I've worked with the original Maida circuit before in a preamp project with great results. But this puppy needs to go into my power-amp, with peaks up to 800mA + the 60mA idle current (parallel-push-pull). Both Maida configurations would exploded AFAIK, since it's not only the pass MOSFET that has to handle the current.
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Old 17th September 2013, 02:30 PM   #8
Elvee is offline Elvee  Belgium
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The awkward part of your schematic lies in the supply/reference via the zener string and CCS.

You can rearrange it somewhat differently and eliminate practically all the issues: you can reference the + opamp supply to the output, and generate the zener current with a simple resistor: this will work, because the output voltage is constant, and will therefore generate a constant current.
You can then sample the output voltage (negative side) with a conventional voltage divider.
It looks somewhat incestuous, but it actually works because of the gain of the error amplifier.
There may be some start-up issues, but they can be solved with a diode and a few additional components

That is basically what I do in the Simple Series Reg, except it is discrete.
Doing the same with an opamp is certainly possible.

The big advantage of such an approach is that the only components in the control part actually seing the full input voltage are just resistors, which means it very safe
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Old 17th September 2013, 02:59 PM   #9
Mooly is offline Mooly  United Kingdom
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Quote:
Originally Posted by funk1980 View Post
Thanks, I'll look into the schematic. As far as the 741 is concerned, the opamp's powerrails are held at a 20V differential by the zener, and the four diodes at the input prevent the inputs from ever going past the powerrails. How would it be able to get damaged?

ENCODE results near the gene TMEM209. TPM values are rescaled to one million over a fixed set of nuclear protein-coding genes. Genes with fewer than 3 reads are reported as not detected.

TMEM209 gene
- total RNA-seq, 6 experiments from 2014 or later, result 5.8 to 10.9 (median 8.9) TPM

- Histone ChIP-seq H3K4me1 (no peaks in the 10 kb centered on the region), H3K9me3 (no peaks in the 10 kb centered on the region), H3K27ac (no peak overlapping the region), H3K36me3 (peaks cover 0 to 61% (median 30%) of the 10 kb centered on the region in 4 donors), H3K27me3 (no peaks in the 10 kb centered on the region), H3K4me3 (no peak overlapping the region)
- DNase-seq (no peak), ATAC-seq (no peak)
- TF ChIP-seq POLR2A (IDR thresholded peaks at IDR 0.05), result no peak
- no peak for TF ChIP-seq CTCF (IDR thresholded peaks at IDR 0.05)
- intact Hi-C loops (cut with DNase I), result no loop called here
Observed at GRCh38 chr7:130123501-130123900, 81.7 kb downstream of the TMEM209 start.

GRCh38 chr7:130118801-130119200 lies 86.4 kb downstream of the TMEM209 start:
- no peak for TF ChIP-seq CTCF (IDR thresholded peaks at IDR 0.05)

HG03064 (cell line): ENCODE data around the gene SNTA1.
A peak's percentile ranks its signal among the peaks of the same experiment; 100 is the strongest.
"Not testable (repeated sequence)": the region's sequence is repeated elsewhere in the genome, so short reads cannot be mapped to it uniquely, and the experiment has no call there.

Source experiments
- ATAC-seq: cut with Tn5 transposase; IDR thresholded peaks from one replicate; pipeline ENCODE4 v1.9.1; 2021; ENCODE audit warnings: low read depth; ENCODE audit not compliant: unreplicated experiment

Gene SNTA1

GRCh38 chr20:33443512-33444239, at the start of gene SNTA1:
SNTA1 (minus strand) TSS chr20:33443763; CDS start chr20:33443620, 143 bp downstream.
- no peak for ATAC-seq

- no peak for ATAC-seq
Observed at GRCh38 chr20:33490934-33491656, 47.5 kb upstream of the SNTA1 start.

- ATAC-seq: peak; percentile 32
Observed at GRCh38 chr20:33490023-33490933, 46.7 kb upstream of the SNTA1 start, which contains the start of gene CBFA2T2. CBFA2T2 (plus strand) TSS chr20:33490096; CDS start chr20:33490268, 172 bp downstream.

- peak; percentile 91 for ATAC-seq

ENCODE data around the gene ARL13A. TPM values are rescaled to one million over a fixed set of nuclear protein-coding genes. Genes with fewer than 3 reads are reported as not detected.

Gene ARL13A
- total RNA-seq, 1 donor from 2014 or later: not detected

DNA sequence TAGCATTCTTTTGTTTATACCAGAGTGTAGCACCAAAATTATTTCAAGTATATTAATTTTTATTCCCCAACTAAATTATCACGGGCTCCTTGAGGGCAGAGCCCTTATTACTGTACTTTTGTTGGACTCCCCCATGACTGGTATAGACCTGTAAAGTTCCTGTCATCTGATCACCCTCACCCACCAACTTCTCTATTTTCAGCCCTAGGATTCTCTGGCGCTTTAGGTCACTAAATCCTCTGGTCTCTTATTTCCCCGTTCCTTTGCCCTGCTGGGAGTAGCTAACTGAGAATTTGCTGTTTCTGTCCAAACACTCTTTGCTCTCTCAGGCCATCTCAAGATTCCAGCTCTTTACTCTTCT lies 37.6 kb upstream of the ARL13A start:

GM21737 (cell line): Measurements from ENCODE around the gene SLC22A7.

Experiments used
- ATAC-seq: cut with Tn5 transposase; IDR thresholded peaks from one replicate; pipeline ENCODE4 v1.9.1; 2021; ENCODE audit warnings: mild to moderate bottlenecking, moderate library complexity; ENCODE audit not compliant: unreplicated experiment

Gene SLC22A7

Would the diodes protect in all circumstances and conditions ? What if there were a glitch on the output, something pulling it down for even a few microseconds. Pin 2 of the opamp would be heading toward 0 volts and the nature of transients are that rise and fall times can be very quick indeed. What would the differential be between pin 2 and all the other pins during that instant ? Its conditions like that which cause unexplained failures. Similarly the junction capacitance of semiconductors (diodes !) can couple significant energy if a transient glitch appears. It may happen only very infrequently but if its a possible source of failure then its no good. The FET has very high junction capacitance and could be a prime suspect under adverse conditions.

The circuit just has that "look" about it. That its to fussy, could be prone to problems.
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Old 17th September 2013, 04:00 PM   #10
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Quote:
Originally Posted by Elvee View Post
The awkward part of your schematic lies in the supply/reference via the zener string and CCS.

You can rearrange it somewhat differently and eliminate practically all the issues: you can reference the + opamp supply to the output, and generate the zener current with a simple resistor: this will work, because the output voltage is constant, and will therefore generate a constant current.
You can then sample the output voltage (negative side) with a conventional voltage divider.
It looks somewhat incestuous, but it actually works because of the gain of the error amplifier.
There may be some start-up issues, but they can be solved with a diode and a few additional components

That is basically what I do in the Simple Series Reg, except it is discrete.
Doing the same with an opamp is certainly possible.

The big advantage of such an approach is that the only components in the control part actually seing the full input voltage are just resistors, which means it very safe
I don't quite follow. I get the part about the constant zener current, which would negate the use of a CCS, but you lost me with the opamp. Do you mean it'still floats on top of the high voltage zeners?